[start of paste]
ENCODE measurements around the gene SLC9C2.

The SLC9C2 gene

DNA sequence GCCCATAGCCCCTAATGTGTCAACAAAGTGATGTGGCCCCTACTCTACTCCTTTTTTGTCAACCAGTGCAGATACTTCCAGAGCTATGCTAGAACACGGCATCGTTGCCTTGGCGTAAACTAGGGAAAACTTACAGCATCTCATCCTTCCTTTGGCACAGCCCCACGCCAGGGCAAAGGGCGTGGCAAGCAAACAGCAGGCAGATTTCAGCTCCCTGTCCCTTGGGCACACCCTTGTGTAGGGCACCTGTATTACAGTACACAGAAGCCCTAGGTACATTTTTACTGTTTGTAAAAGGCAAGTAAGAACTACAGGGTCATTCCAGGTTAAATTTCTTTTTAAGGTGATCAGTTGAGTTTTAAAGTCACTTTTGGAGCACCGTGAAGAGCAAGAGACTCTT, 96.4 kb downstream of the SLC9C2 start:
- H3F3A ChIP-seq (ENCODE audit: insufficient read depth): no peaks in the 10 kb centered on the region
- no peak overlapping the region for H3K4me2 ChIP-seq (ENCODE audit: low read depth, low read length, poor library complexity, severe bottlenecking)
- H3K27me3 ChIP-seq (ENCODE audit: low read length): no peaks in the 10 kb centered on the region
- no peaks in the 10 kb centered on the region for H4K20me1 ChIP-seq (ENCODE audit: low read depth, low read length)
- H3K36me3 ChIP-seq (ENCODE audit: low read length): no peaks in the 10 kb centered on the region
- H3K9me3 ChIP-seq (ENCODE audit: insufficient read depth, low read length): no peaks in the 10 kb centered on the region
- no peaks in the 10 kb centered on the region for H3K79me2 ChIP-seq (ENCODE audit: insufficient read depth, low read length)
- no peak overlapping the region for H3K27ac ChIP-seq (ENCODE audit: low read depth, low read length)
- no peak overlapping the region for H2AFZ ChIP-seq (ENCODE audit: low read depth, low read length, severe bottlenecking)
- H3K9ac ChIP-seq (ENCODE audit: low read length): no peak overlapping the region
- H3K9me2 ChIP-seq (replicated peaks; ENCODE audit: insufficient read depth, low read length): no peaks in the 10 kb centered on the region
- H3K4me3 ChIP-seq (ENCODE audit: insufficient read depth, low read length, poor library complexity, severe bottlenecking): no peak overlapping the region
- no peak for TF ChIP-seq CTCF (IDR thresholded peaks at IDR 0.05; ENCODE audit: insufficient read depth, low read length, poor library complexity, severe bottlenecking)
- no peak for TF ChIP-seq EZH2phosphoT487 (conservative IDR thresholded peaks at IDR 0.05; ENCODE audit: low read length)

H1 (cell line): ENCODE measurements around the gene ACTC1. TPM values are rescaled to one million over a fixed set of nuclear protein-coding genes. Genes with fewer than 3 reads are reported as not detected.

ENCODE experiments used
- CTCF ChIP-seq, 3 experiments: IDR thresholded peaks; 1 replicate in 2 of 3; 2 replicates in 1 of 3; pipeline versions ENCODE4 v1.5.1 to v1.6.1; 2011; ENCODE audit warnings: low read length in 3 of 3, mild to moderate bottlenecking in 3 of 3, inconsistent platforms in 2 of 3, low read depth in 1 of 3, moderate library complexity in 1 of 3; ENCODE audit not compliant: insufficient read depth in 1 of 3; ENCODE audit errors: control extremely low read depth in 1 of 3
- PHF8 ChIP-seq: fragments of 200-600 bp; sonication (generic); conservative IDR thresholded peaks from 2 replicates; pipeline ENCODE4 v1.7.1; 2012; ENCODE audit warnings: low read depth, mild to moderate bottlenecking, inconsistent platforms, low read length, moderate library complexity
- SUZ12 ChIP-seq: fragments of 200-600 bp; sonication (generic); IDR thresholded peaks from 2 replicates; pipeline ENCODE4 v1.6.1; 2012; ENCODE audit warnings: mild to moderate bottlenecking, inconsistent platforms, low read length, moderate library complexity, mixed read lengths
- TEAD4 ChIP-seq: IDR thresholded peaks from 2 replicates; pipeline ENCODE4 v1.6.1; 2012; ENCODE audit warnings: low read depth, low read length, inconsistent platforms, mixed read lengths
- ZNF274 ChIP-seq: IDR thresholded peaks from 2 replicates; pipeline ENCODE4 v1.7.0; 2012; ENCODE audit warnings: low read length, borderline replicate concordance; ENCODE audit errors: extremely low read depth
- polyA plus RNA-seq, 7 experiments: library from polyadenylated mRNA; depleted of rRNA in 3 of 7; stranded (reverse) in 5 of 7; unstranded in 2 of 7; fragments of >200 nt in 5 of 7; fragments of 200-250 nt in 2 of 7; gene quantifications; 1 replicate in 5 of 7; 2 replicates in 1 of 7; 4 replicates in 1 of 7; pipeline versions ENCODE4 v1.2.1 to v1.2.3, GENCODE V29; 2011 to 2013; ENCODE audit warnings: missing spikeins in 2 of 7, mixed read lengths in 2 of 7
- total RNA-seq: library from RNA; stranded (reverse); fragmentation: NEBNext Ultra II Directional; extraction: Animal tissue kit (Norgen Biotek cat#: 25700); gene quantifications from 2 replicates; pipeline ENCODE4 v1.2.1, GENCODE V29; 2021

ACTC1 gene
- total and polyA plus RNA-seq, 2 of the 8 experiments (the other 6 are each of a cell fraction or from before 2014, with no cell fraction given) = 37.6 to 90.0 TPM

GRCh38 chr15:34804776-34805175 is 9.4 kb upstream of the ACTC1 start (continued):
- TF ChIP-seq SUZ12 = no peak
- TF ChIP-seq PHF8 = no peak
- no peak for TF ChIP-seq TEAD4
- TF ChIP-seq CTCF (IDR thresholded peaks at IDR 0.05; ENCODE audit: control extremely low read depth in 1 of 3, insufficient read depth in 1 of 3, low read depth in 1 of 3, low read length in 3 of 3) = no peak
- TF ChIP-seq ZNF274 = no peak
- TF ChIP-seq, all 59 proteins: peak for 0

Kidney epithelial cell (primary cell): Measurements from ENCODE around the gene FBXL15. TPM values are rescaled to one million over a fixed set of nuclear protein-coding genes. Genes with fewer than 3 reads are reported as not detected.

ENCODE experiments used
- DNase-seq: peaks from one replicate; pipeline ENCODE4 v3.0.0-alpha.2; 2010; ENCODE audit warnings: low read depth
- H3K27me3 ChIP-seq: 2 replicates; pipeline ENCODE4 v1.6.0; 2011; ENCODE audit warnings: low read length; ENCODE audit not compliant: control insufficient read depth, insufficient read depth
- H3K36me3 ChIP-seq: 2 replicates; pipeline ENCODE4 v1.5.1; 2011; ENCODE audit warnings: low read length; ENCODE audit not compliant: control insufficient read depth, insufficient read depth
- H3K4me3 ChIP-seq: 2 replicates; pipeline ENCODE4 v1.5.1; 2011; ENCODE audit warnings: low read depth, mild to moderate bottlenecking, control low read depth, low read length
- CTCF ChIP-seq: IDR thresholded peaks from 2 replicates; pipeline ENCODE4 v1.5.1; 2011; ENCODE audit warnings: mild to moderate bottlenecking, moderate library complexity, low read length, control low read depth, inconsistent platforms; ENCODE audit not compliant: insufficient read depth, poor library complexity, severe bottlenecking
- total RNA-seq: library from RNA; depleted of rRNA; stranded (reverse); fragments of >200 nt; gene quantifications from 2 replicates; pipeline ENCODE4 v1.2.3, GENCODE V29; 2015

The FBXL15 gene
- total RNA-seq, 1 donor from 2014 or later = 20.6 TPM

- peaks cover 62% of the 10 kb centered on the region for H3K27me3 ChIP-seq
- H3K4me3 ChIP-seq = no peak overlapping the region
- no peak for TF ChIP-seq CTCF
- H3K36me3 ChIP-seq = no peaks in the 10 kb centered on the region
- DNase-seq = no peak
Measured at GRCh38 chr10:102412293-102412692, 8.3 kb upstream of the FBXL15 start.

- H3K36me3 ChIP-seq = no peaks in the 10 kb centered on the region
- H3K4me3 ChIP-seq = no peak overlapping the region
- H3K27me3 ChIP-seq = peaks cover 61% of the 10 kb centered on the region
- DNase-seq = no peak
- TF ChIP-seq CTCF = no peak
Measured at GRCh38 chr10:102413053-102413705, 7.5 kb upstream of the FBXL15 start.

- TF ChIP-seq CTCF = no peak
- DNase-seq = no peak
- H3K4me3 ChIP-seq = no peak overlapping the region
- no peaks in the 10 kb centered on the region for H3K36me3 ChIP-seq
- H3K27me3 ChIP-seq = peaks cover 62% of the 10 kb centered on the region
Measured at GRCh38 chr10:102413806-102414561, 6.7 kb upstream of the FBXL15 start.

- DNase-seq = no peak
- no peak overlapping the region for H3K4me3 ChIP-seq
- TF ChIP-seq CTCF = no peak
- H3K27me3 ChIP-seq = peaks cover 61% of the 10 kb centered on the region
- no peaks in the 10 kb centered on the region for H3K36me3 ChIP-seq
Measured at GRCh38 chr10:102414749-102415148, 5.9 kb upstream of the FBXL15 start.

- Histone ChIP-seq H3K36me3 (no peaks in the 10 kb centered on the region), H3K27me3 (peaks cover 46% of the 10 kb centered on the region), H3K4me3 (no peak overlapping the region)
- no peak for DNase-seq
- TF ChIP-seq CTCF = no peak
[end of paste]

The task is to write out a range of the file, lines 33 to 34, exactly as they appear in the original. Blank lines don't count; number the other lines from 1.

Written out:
- TF ChIP-seq CTCF (IDR thresholded peaks at IDR 0.05; ENCODE audit: control extremely low read depth in 1 of 3, insufficient read depth in 1 of 3, low read depth in 1 of 3, low read length in 3 of 3) = no peak
- TF ChIP-seq ZNF274 = no peak